Final decisions from the Damage Assessment and Recovery Team, and the center’s return to work, are expected to be made during a 9 a.m. briefing Monday, Sept. 11.

Advanced Plant Habitat Verification Test Complete

John "JC" Carver, a payload integration engineer with NASA Kennedy Space Center's Test and Operations Support Contract, uses a FluorPen to measure the chlorophyll fluorescence of Arabidopsis thaliana plants inside the growth chamber of the Advanced Plant Habitat (APH) Flight Unit No. 1.
John “JC” Carver, a payload integration engineer with NASA Kennedy Space Center’s Test and Operations Support Contract, uses a FluorPen to measure the chlorophyll fluorescence of Arabidopsis thaliana plants inside the growth chamber of the Advanced Plant Habitat (APH) Flight Unit No. 1. Half the plants were then harvested. Photo credit: NASA/Leif Heimbold

After a month of growing plants in the Advanced Plant Habitat Flight Unit No. 1, the chamber was opened and half of the yield was harvested by Kennedy Space Center payload engineers and scientists. The Arabidopsis thaliana seeds that were grown during the test are small flowering plants related to cabbage and mustard that have a short lifecycle and small genome, making it an ideal plant model for research.

The harvest involved measuring pigment molecules of some of the plants with an instrument called a FluorPen, which will give the principal investigators empirical data on the health of the plants. Following those measurements, the stems and the rosettes (circular arrangement of leaves) of the plants were harvested separately, placed inside a foil packet, and then placed inside a MiniCold Bag that quickly freezes the plants. The plants will be shipped to a team at Washington State University who will examine the plants, with the goal to comprehensively understand how these plants adapt to spaceflight during the PH-01 experiment on the International Space Station later this year.

The Advanced Plant Habitat was sent to the space station in two shipments on the Orbital ATK OA-7 and SpaceX CRS-11 resupply missions. The Advanced Plant Habitat will be set up on the space station this fall and is an enclosed, closed-loop system with an environmentally controlled chamber. The habitat will use red, blue, green and broad-spectrum white LED lights and have 180 sensors to relay information back to the team at Kennedy.

Support and funding for the Advanced Plant Habitat are provided by the Space Life and Physical Sciences Research and Applications Division.

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Advanced Plant Habitat Readied for Science

Advanced Plant HabitatThe Advanced Plant Habitat Flight Unit No. 1 that will be used for ground testing the agency’s newest plant habitat arrived at Kennedy Space Center on July 17. Over the past couple of weeks, the unit has undergone numerous inspections and checkout procedures and is now undergoing an Experiment Verification Test. This test, started on July 27, will allow the ground team at Kennedy to run through the procedures of the future Plant Habitat 01 Mission, or PH-01, that will grow aboard the International Space Station later this year. Both the test and the actual mission will grow Arabidopsis seeds, which are small flowering plants related to cabbage and mustard.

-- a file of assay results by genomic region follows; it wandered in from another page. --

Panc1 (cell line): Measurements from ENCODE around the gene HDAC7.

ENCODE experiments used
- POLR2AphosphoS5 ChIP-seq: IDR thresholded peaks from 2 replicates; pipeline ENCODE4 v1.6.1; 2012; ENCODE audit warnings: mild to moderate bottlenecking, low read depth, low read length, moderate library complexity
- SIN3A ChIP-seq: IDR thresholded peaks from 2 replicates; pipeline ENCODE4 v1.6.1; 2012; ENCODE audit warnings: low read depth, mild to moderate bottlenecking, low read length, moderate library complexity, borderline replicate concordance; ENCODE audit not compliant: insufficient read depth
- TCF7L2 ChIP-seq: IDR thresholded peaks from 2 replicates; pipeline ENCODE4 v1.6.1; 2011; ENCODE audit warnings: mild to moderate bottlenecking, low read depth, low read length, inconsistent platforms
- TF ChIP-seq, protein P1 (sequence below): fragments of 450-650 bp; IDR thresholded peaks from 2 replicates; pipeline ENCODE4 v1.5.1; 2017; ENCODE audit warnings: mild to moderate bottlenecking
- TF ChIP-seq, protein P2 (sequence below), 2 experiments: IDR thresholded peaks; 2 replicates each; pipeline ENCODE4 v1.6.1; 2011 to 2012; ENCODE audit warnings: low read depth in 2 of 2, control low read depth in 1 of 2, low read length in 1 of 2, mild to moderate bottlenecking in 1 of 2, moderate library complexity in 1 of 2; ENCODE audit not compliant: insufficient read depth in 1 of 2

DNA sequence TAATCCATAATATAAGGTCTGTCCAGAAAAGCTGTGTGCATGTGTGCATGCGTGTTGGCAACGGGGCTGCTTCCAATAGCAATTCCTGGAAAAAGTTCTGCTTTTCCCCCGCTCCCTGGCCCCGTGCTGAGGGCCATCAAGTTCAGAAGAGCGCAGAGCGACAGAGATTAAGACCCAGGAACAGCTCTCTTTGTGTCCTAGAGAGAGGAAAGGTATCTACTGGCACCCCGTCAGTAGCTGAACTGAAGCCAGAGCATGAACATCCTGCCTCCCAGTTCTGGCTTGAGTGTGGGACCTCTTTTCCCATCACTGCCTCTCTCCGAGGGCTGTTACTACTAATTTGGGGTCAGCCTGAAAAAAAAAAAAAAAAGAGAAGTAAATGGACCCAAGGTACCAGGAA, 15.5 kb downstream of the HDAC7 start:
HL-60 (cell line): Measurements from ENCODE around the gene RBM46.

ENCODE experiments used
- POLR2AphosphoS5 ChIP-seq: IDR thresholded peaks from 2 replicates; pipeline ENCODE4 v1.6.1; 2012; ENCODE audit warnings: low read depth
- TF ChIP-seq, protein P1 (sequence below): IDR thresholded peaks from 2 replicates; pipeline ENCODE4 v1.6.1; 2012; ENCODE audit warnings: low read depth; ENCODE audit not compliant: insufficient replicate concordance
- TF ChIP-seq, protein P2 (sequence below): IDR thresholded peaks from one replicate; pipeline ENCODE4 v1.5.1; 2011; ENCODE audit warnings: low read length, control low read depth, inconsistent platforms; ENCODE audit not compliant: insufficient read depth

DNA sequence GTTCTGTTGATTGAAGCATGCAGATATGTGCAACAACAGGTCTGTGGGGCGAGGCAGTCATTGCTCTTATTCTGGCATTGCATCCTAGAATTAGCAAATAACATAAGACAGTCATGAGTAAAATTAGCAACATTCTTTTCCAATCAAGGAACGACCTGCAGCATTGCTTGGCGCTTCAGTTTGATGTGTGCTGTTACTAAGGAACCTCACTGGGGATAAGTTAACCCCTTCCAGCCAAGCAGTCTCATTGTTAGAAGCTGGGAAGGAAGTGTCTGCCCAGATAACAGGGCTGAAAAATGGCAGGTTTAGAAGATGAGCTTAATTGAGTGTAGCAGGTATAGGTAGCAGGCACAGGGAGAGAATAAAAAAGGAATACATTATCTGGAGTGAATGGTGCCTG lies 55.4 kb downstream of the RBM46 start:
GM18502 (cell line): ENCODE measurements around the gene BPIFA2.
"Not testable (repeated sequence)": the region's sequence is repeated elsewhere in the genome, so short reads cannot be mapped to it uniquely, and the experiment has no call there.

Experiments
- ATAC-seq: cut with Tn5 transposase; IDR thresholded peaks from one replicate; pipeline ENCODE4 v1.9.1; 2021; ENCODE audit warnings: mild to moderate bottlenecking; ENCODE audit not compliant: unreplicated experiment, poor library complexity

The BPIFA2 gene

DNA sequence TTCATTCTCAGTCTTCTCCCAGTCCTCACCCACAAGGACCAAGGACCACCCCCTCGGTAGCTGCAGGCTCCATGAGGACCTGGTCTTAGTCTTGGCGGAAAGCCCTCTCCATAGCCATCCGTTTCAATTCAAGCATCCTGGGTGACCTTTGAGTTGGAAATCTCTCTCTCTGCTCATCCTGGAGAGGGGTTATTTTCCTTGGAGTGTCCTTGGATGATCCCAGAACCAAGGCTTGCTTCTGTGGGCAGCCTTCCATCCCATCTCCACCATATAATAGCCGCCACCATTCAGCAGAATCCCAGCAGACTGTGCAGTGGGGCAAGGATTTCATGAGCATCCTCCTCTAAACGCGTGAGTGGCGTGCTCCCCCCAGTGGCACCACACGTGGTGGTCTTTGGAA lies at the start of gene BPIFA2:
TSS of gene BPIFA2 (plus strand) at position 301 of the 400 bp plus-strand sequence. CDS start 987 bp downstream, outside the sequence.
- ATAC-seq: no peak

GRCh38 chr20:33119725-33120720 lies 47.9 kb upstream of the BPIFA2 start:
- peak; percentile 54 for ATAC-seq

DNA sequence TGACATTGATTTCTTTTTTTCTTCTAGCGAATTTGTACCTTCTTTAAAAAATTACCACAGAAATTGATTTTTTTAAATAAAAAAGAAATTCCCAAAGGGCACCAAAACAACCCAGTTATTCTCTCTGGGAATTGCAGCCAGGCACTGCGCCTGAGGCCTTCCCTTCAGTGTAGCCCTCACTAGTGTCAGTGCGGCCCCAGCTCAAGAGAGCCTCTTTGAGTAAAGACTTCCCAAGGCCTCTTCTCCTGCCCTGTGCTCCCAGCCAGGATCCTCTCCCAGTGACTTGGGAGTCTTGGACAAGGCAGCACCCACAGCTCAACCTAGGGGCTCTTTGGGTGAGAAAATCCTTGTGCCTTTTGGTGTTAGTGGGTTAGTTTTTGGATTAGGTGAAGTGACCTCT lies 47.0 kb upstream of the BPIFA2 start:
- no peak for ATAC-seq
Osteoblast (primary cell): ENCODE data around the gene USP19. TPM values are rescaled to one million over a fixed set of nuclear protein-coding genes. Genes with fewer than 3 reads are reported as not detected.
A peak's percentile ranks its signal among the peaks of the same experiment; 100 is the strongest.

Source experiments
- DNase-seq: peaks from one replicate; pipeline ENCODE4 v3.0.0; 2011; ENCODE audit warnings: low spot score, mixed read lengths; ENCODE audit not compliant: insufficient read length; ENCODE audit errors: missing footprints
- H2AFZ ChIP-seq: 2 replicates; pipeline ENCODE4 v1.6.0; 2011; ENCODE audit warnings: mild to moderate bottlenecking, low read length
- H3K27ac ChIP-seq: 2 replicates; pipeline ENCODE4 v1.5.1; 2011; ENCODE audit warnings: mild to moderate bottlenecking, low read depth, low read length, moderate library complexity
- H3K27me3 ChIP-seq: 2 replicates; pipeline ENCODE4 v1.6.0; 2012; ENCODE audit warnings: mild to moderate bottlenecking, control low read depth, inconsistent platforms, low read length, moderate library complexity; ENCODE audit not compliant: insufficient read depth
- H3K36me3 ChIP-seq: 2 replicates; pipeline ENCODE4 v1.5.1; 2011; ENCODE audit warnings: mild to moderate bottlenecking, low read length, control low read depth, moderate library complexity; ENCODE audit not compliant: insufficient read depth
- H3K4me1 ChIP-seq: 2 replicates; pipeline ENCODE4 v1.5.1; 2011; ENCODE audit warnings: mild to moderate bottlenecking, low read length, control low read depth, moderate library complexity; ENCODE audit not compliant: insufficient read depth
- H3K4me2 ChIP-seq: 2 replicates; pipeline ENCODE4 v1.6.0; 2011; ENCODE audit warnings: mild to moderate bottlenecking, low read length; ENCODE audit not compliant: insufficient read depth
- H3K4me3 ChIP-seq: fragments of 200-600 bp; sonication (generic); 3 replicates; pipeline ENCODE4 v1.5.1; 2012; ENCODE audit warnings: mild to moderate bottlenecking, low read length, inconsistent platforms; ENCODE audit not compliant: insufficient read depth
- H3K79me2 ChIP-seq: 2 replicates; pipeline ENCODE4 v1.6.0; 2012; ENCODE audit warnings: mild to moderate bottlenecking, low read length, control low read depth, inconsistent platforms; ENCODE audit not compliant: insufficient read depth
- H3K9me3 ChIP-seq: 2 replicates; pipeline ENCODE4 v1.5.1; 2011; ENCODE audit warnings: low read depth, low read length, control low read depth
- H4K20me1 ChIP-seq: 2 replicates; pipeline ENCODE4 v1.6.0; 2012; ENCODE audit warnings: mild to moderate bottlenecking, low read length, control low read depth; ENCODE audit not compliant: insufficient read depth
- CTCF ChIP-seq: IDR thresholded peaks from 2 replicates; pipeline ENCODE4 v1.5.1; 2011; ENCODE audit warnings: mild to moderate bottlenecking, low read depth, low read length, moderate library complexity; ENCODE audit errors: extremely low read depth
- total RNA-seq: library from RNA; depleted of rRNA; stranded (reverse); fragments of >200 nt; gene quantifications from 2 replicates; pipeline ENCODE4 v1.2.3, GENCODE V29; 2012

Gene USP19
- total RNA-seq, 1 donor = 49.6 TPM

The Advanced Plant Habitat was sent to the space station in two shipments on the Orbital ATK OA-7 and SpaceX CRS-11 resupply missions. Once it is set up, it will be a fully automated facility that will be used to conduct plant bioscience research. The Advanced Plant Habitat is an enclosed, closed-loop system with an environmentally controlled chamber. The habitat will use red, blue, green and broad-spectrum white LED lights and have 180 sensors to relay information back to the team at Kennedy. The habitat is scheduled to be activated aboard the orbiting laboratory this fall, with PH-01 beginning in late October.

NASA’s 8th Annual Robotic Mining Competition Comes to an End

Team members from Purdue University prepare their robot miner in the RoboPit at NASA's 8th Annual Robotic Mining Competition at the Kennedy Space Center Visitor Complex in Florida.
Team members from Purdue University prepare their robot miner in the RoboPit at NASA’s 8th Annual Robotic Mining Competition at the Kennedy Space Center Visitor Complex in Florida. Photo credit: NASA/Leif Heimbold

The eighth annual NASA Robotic Mining Competition wrapped up Friday. Teams of undergraduate and graduate students from more than 40 colleges and universities across the nation showed off their excavating prowess during the three-day competition, May 24-26. The teams had to design and build either remote-controlled or autonomous excavator robots that traversed a simulated Martian terrain, scoop up the dirt and return it to a hopper within 10 minutes.

The competition is a NASA Human Exploration and Operations Mission Directorate project designed to engage and retain students in science, technology, engineering and math or STEM fields by expanding opportunities for student research and design. The project provides a competitive environment to foster innovative ideas and solutions that could potentially be used on NASA’s journey to Mars.

The University of Alabama was this year’s top winner. See the full list of awards